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If you own any types of business, you have a chance to be scammed.

Kunming is a beautiful place in China famous for their nature, although I have never been there!


Image Credit: Fangzhou, my friend from Kunming

As an agent, I know that there are many performers eager to come to China to perform so I wrote this for you take caution. It is NOT that easy to complete a full event on your own in China.

Having just worked with the SM Mall in Xiamen and Chongqing Happy Valley, which is a stated fund owned themed park, I know the piles and piles of paperwork we need to clear before we can even get a work visa. Talents wanting to perform in China, I suggest you find and work with reputable agents and not try to close the deal yourself in China. If you do not how to handle it, you end up losing more, even with real companies.

Here’s the scam:

kunming scam copy

Screenshot of the first email they sent to me.

I didn’t fall for the scam, partly because:

  1. all deals in China is dealt by my company in China so this gave the scammers a red alert. (Me informing the scammers this probably led to them stop contacting me.)
  2. Secondly, a fellow magician, whom they contacted from the same website, Singapore Magicians Network   was ‘confirmed’ by the scammers. Luckily, one of the performers this magician engaged got in touch with me. The interesting thing was that the dates were different from mine but to the same place.
  3. Thirdly, I was too busy with my other projects so I was dragging my feet to reply them.
  4. I don’t provide acrobats.
  5. I didn’t want to give a quotation unless I know what this event is about. So I wanted details which they had a difficult time trying to give me since there wasn’t any event! Eventually, when I knew that it was a scam, I tried to lead them on to find out more on how they work but in the end, they probably figured out and stopped contacting me.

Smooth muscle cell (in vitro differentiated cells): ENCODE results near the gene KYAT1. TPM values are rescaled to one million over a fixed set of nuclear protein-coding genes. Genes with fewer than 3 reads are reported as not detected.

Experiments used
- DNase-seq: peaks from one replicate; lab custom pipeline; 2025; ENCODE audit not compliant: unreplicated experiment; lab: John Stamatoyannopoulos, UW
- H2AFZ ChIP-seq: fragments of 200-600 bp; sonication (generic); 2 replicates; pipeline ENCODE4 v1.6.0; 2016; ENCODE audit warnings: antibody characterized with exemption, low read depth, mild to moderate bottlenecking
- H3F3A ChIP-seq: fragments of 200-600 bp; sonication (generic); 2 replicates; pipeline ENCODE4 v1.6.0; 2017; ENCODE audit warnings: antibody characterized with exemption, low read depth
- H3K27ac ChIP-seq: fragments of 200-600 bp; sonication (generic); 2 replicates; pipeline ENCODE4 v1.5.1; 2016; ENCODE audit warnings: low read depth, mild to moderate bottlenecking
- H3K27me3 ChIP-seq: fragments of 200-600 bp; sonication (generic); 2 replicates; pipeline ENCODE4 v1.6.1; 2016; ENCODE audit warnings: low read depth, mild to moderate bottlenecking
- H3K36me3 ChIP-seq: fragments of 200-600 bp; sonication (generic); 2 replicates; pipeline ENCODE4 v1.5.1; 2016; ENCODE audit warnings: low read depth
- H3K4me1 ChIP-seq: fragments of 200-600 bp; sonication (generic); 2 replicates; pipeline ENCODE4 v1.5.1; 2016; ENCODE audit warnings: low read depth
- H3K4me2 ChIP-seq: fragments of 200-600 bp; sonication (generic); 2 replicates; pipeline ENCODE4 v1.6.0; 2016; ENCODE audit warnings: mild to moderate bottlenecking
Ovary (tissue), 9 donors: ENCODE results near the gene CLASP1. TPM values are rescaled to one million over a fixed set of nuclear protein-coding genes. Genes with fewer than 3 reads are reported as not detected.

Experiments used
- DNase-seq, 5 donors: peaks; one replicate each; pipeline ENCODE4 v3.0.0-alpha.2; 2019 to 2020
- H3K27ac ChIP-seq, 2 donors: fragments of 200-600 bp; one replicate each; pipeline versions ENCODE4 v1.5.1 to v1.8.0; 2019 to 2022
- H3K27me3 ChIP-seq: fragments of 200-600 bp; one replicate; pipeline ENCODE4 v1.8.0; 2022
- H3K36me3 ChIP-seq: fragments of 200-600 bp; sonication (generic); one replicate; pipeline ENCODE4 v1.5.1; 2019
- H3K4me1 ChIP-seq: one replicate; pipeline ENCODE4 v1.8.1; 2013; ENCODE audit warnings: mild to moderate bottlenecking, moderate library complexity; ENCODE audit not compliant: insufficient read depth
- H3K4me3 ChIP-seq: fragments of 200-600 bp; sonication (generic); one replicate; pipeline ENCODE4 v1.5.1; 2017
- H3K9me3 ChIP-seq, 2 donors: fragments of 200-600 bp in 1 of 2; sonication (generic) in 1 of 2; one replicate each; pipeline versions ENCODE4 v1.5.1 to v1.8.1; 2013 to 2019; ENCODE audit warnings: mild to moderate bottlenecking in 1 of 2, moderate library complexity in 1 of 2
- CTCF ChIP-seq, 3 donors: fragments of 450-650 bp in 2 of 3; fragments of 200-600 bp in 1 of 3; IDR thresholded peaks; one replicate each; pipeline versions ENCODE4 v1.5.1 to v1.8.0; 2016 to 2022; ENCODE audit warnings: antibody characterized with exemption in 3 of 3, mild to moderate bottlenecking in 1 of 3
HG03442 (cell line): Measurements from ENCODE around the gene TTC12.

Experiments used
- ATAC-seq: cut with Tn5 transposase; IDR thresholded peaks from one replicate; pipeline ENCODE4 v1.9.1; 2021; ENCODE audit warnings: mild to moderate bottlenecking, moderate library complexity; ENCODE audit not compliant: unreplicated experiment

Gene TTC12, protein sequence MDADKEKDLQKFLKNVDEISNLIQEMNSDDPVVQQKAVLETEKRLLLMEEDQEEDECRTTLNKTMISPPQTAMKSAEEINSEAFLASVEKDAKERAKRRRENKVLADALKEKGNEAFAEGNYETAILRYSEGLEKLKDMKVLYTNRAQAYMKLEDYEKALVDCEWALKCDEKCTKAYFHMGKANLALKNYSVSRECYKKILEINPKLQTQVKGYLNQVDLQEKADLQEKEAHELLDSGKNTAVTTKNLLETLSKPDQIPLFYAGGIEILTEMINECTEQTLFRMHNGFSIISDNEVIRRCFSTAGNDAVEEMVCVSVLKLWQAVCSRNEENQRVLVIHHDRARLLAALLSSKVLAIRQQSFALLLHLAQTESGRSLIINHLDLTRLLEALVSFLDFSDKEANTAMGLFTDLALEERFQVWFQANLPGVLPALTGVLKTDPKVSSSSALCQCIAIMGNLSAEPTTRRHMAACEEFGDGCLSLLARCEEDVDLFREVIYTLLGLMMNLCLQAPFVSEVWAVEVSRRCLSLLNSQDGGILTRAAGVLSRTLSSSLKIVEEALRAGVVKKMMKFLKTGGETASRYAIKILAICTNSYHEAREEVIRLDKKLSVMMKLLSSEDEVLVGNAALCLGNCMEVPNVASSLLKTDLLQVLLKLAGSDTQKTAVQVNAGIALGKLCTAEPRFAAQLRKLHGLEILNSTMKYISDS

kunming scam email

Yes, I gave a fake name so in case they change their tactic and contact me again, I know it’s them. 🙂

The basic ruse goes like this:

  • They will ask for a quotation.
  • They will accept your quotation and send you a legit looking confirmation.
  • They will ask you to send a contract. (At this time, I was trying to think of ways to ‘scam’ them back by wasting their time and asked them to do up the contract. That is probably also one of the reasons they stop emailing me.)
  • they will ask you to come to Kunming to sign the contract.
  • they will ask you to pay for expensive gifts/cigarettes to bribe the officials.
  • upon returning, they say they have difficulties sending the down payment over so they asked you to pay them a sum first to release the funds.

The ruse is so convincing because:


  • they will take a several days to decide on your quotation!
  • they send a legit looking confirmation (but very generic looking. Since we do not ship things over, this gave me a red flag!)
  • they gave a favourable payment terms.
  • they didn’t ask you to pay anything upfront at first.
  • they paid for your meals and send a car to pick you up.

How do they profit from the scam? Firstly are the cigarettes. They are overpriced! Secondly, the hotels which they asked you to book is overpriced so they will get a commission out of it. Thirdly, is the funds which you have to send over first before getting your down payment.

Why Kunming? I am guessing this is easier to pull off in a 3-tier city in China and this being a tourist town is great to attract businesses to here. Probably the provincial laws are pretty lax so even if you report to the police, you may not get the justice you want. I will not be surprised if the tourists in Kunming has gone through the jade scam and other shopping scams.

You can read about other’s experiences on this scam and most of them are big companies which dates back to 2010:

If you ever got scammed, let me know about it so I can let more people know so that nobody will get scammed.